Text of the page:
. . . Administratively this system could be run as a flat income tax rate with a universal benefit or tax credit, which would replace the current tax allowance and some benefits. . . Students and unemployed spouses would no longer be treated as financial non-persons. . . Some benefits, such as housing and disability benefits, would have to remain conditional.  Some of these would not be income-tested, and the rest could have a unified taper.  So for example if the taper for conditional benefits was 15% of income before tax and the flat rate income tax was 40%, the Marginal Deduction Rate including 12% National Insurance contributions would be 67%. 

Women should have their own money as individuals not just as part of a family or household.  In the Department for Work and Pensions consultation document (“21st Century Welfare”, July 2010), four of the five models suggested are for households not individuals. In a similar consultation in New Zealand in 1985, a Budget Task Force found that a major issue was the unit of assessment for benefit entitlement, with 90% of the responses on that issue favouring the individual as the unit of assessment, rather than the family or some other unit. (“Benefits, Taxes and the 1985 Budget: A Review and Summary”, Dept. of Social Welfare, February 1986.) If married adults as individuals got exactly the same benefits and taxes as single adults, there might be fewer solo mothers and single males needing separate homes.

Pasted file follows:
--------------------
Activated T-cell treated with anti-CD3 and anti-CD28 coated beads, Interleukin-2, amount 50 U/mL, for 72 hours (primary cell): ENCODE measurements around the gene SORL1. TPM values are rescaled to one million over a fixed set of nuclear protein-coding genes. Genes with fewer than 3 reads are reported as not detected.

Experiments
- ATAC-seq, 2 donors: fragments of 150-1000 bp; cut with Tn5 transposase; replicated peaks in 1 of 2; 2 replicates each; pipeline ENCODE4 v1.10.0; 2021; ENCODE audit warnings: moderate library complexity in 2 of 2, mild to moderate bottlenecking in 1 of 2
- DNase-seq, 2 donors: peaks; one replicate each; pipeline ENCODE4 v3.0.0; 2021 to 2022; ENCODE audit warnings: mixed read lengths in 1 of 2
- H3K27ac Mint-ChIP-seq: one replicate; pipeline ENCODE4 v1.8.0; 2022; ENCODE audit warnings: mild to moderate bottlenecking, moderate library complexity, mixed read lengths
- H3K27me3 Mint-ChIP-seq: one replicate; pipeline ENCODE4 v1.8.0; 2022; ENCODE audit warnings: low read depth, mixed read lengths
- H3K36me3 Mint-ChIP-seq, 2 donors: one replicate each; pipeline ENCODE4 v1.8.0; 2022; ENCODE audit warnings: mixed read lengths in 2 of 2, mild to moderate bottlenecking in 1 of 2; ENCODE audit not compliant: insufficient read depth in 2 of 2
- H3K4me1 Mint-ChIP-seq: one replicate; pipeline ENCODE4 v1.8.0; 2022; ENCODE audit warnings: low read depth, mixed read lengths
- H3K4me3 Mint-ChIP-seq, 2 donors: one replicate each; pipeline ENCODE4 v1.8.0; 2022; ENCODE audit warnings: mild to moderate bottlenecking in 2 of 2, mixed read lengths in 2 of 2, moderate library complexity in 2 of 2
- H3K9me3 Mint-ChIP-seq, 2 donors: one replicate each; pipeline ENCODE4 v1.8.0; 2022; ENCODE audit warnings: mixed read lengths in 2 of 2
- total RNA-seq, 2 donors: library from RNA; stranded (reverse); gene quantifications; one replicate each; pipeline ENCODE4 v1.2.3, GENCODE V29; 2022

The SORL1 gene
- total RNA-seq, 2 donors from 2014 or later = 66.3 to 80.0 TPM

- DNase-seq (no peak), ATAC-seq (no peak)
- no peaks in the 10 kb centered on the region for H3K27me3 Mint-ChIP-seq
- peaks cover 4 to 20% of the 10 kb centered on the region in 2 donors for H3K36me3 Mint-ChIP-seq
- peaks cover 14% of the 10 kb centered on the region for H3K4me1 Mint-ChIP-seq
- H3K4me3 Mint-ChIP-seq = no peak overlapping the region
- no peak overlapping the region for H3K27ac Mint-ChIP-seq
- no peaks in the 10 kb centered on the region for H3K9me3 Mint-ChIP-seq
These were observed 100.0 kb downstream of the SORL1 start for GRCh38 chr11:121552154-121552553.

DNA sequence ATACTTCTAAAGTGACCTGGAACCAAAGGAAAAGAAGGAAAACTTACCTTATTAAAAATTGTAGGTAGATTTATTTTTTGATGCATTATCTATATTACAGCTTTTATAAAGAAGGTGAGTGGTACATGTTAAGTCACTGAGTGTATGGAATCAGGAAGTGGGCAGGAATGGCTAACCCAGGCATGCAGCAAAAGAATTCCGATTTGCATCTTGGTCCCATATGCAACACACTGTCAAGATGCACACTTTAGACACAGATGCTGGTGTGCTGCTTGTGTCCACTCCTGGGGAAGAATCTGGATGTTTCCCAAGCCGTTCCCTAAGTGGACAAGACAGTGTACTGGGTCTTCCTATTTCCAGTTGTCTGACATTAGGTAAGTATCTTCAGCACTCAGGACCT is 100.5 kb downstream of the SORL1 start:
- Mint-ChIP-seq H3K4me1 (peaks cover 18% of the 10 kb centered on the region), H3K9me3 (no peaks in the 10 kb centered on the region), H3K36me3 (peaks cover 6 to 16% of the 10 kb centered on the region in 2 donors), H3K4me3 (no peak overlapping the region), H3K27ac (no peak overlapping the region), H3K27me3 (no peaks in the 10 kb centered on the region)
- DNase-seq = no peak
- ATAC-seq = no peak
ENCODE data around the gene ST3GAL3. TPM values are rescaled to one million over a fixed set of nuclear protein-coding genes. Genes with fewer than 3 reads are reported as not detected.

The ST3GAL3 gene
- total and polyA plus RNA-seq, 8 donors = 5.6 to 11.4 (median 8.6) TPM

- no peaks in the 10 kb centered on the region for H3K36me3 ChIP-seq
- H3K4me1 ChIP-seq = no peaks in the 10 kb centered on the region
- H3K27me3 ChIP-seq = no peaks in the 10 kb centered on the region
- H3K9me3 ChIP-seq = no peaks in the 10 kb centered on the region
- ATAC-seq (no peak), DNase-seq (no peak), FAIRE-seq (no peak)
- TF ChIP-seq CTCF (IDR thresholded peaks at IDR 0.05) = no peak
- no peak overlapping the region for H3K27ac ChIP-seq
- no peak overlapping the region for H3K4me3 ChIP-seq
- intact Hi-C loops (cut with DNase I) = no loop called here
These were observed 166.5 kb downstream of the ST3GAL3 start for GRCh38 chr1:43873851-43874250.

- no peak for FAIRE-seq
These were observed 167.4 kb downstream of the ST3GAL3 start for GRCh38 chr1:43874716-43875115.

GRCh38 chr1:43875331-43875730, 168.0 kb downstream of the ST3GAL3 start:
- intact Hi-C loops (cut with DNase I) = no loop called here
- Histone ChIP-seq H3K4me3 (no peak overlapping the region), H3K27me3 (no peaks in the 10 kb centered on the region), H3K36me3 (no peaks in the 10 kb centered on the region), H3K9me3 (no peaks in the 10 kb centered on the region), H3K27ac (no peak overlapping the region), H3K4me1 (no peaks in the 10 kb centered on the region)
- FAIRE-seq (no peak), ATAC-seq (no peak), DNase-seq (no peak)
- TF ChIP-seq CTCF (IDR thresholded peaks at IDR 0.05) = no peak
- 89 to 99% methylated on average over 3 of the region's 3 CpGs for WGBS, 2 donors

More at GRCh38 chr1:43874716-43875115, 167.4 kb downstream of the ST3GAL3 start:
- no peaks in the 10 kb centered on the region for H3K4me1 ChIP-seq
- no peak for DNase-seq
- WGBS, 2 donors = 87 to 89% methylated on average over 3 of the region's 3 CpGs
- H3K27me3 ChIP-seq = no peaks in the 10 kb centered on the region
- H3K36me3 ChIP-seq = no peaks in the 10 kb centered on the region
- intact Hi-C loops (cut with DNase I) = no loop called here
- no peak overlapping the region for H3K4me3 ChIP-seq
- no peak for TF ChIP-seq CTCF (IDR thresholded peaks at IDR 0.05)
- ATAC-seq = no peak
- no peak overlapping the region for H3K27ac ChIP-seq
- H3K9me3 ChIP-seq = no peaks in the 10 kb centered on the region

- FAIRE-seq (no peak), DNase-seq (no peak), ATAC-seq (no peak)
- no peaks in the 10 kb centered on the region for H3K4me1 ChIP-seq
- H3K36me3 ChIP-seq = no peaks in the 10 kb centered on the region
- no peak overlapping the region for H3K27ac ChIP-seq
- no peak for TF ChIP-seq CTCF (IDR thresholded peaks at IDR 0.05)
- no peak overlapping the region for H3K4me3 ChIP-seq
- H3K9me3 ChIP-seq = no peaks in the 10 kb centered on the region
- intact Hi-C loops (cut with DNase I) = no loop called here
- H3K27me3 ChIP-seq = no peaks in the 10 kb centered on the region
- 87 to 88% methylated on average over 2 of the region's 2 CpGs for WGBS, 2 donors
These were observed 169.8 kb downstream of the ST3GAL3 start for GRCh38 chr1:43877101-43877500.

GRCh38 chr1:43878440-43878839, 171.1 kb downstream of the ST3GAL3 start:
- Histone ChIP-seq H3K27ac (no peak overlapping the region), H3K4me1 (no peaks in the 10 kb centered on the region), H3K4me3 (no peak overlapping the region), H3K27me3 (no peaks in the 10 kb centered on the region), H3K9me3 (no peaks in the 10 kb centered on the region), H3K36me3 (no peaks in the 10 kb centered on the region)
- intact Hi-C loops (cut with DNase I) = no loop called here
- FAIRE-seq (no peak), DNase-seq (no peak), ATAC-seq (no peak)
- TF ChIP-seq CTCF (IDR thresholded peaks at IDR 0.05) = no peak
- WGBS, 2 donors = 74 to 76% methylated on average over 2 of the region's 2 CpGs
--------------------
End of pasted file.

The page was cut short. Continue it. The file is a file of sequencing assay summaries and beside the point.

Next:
Children need at least as much money as adults, if the cost of childcare, including the opportunity cost of parental childcare, is taken into account.  But . . . only two children per mother should get citizens incomes.

. . . A flat income tax rate with a universal citizens income for all adults and most children would be a huge simplification of the tax and benefit system. The saving in administrative costs could be enormous.

Welfare policy in the 2010s.
A. Marshall, February 2013.

I don’t think the Citizens Income should be just a distant vision. It could be appropriate right now.

It wouldn’t be necessary to explain it to the media or the general public. The system could just be presented as a simplified benefit with a conventional “progressive” tax. But it would be more efficient, less judgmental, and no more expensive than the current mess.